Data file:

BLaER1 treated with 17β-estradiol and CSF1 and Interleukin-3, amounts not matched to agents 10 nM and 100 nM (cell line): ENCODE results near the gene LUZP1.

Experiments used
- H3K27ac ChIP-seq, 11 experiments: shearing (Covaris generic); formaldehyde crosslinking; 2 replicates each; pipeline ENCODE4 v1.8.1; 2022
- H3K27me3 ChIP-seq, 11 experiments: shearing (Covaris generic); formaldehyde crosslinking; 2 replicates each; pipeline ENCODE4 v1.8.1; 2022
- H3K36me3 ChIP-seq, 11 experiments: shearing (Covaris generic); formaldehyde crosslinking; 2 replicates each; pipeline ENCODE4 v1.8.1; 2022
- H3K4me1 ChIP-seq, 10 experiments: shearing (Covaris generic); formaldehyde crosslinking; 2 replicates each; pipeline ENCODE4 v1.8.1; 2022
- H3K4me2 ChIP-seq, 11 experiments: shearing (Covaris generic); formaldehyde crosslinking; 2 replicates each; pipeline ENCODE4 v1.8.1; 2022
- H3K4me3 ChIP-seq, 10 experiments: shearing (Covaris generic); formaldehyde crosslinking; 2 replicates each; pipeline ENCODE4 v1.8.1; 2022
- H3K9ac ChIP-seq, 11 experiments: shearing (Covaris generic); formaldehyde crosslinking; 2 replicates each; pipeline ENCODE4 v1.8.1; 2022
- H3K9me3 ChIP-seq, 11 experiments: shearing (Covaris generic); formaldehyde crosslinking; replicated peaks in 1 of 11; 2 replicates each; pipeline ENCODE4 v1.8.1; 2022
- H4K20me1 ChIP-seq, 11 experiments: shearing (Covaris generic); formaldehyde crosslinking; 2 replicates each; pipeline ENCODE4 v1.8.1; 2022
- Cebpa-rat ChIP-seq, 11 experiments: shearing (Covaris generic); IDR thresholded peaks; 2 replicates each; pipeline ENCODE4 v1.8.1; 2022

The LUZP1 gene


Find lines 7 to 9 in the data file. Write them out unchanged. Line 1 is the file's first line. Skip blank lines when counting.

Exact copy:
- H3K4me2 ChIP-seq, 11 experiments: shearing (Covaris generic); formaldehyde crosslinking; 2 replicates each; pipeline ENCODE4 v1.8.1; 2022
- H3K4me3 ChIP-seq, 10 experiments: shearing (Covaris generic); formaldehyde crosslinking; 2 replicates each; pipeline ENCODE4 v1.8.1; 2022
- H3K9ac ChIP-seq, 11 experiments: shearing (Covaris generic); formaldehyde crosslinking; 2 replicates each; pipeline ENCODE4 v1.8.1; 2022